San Mateo County Sheriff’s among area law enforcement ending ICE holds 

Joining new practices introduced by other law enforcement agencies in the Bay Area, the San Mateo County Sheriff's Office will no longer detain individuals on behalf of immigration authorities when they have otherwise been cleared for release.

"We have decided we will modify our policy to state that [U.S. Immigration and Customs Enforcement] holds will not be honored or placed on individuals in custody [within the San Mateo County adult correctional system] unless a rare exception arise[s] in cases of individuals who pose significant public-safety concerns," Deputy Rebecca Rosenblatt said.

The decision regarding ICE holds comes in the wake of similar shifts in nearby Alameda and Contra Costa counties. The new San Mateo County policy took effect May 22. The San Francisco Sheriff's Department also joined the effort with a similar announcement by Sheriff Ross Mirkarimi on Thursday.

Detention requests by ICE became more common in 2008 as part of the Obama administration's new Secure Communities program, which unified the FBI and the Department of Homeland Security in an effort to deport criminals who are in the country illegally.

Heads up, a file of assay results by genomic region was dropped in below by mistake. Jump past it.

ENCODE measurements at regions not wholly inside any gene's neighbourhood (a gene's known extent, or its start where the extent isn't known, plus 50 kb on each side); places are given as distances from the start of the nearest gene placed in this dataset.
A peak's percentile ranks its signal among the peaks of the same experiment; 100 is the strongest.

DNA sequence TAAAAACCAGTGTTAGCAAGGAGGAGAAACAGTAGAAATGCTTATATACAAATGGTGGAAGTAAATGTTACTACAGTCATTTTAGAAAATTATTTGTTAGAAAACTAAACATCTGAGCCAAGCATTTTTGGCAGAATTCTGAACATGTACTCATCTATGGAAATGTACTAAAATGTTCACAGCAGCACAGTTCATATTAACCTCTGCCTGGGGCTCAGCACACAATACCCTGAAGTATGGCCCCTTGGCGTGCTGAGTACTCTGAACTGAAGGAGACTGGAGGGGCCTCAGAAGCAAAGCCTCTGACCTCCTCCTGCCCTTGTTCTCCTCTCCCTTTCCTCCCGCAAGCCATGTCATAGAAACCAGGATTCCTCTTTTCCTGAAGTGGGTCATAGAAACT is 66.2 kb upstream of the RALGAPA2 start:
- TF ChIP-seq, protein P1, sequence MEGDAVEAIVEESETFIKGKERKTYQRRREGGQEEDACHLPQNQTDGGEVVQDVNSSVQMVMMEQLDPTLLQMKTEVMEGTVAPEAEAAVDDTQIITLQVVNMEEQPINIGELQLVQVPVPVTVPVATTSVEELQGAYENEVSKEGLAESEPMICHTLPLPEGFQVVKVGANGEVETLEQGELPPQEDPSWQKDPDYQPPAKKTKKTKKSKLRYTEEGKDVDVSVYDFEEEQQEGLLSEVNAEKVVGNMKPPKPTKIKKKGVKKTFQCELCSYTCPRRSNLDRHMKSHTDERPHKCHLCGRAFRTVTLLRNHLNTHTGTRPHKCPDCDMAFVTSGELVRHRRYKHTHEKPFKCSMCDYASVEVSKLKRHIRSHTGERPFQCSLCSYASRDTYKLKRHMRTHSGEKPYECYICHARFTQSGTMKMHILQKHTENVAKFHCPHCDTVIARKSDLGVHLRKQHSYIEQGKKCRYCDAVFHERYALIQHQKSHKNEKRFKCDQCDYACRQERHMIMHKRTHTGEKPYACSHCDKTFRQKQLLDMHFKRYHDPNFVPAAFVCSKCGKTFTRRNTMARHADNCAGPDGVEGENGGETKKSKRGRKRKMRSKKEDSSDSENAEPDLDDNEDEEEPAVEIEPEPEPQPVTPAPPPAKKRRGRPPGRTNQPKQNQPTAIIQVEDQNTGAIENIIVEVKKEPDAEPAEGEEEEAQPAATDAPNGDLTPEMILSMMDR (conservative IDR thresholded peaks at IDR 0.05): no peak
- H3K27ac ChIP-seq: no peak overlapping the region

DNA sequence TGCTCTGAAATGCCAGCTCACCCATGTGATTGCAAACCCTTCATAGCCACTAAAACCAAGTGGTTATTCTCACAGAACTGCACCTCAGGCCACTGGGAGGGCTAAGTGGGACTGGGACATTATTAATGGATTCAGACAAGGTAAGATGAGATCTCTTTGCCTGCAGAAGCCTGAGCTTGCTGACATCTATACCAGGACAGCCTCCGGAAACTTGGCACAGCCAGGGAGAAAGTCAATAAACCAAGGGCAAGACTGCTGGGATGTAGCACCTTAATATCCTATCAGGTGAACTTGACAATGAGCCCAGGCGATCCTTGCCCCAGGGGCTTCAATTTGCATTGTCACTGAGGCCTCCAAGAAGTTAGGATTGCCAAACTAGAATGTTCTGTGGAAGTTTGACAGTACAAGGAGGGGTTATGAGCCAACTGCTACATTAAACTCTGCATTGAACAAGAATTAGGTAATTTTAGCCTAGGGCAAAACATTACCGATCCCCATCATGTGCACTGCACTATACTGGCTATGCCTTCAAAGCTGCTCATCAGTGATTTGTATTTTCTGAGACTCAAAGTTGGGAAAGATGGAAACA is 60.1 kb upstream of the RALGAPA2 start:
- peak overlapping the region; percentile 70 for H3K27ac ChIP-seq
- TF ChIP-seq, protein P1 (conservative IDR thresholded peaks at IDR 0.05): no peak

Under information-sharing arrangements set up through Secure Communities, local law enforcement agencies pass along birthplaces and fingerprints of individuals arrested or booked in connection with crimes to immigration officials at Homeland Security.

In cases where individuals' residency status is undocumented, ICE can request that local officers detain them further, even when they have been cleared of all criminal charges.

Detentions generally last 48 hours while immigration officials conduct their investigations, according to Rosenblatt.

However, the individual is usually held at the cost of local taxpayers and in violation of his or her constitutional rights, according to recent court rulings that influenced the move to resist immigration holds at the local law enforcement level.

In April, in Miranda-Olivares v. Clackamas County, an Oregon court ruled that the county violated the Fourth Amendment rights of a woman detained in jail without probable cause at the request of ICE.

The California Trust Act, which went into effect at the start of this year, also laid groundwork for the recent policy shift. The act asks local law enforcement agencies to comply with federal detention requests only if individuals are charged with serious offenses.

"[In San Mateo County] we're leaving the door open for the off chance that something comes up that doesn't fall within this policy. There can be exceptions for public-safety reasons," Rosenblatt said.

In a statement Thursday, San Francisco Sheriff Ross Mirkarimi spoke in support of limiting compliance with ICE requests.

"My long-held belief is that local law enforcement should not be in the civil immigration detainer business," he said. "Public safety is not advanced and could be hindered when immigrant communities fear the repercussions of cooperating with law enforcement."

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S. Parker Yesko

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